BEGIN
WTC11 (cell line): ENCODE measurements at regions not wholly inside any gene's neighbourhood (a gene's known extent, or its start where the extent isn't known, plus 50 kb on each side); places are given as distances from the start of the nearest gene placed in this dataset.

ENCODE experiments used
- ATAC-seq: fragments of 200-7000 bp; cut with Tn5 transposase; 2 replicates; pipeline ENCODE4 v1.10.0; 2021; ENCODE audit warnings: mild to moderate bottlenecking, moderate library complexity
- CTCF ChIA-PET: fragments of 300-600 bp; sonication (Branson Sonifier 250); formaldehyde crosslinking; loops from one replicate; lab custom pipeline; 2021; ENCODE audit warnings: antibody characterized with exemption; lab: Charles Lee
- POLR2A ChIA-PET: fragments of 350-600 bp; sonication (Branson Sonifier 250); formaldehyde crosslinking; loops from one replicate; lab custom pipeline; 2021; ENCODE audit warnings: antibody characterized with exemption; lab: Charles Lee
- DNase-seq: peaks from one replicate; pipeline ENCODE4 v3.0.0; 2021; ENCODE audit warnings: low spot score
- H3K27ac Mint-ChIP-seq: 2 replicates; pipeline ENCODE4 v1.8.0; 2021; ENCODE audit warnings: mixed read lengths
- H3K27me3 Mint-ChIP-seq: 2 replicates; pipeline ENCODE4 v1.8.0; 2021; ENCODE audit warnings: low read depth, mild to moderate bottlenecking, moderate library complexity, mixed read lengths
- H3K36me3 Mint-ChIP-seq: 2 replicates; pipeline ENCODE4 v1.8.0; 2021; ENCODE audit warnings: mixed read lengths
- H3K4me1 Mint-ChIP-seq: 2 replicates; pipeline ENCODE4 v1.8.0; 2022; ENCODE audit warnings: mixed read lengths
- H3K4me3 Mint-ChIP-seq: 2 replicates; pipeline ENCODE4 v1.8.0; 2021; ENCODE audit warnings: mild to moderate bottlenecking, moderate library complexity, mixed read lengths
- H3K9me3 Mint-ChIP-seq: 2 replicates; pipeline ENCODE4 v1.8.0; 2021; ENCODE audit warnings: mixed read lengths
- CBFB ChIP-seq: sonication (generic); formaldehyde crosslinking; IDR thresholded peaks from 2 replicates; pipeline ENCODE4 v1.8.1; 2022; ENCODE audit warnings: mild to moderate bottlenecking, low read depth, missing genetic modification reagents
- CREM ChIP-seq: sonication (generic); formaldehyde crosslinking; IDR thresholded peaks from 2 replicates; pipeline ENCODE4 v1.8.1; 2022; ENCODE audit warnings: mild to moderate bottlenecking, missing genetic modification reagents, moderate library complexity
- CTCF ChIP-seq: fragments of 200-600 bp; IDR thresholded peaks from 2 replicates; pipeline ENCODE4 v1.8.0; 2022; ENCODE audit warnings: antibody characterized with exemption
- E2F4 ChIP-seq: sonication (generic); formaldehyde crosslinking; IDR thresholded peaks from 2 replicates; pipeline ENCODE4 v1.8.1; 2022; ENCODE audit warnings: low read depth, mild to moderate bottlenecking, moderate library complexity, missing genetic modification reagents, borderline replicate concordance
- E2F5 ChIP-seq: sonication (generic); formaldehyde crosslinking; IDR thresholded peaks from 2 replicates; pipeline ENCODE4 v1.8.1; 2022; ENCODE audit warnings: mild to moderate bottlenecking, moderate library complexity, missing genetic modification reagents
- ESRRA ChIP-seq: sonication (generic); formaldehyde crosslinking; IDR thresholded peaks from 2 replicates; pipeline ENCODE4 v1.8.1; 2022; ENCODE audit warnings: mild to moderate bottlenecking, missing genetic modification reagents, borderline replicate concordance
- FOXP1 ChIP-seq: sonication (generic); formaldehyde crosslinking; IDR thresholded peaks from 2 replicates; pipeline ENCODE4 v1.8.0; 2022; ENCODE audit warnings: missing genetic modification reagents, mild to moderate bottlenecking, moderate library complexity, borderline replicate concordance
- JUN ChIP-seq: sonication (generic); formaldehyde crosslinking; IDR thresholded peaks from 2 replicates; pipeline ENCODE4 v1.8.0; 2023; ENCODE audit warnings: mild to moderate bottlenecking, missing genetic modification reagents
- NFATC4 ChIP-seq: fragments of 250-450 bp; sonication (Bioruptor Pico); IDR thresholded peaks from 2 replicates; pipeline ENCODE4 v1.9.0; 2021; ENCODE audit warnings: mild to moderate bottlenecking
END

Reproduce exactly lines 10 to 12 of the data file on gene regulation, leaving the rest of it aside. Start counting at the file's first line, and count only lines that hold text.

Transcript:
- H3K4me1 Mint-ChIP-seq: 2 replicates; pipeline ENCODE4 v1.8.0; 2022; ENCODE audit warnings: mixed read lengths
- H3K4me3 Mint-ChIP-seq: 2 replicates; pipeline ENCODE4 v1.8.0; 2021; ENCODE audit warnings: mild to moderate bottlenecking, moderate library complexity, mixed read lengths
- H3K9me3 Mint-ChIP-seq: 2 replicates; pipeline ENCODE4 v1.8.0; 2021; ENCODE audit warnings: mixed read lengths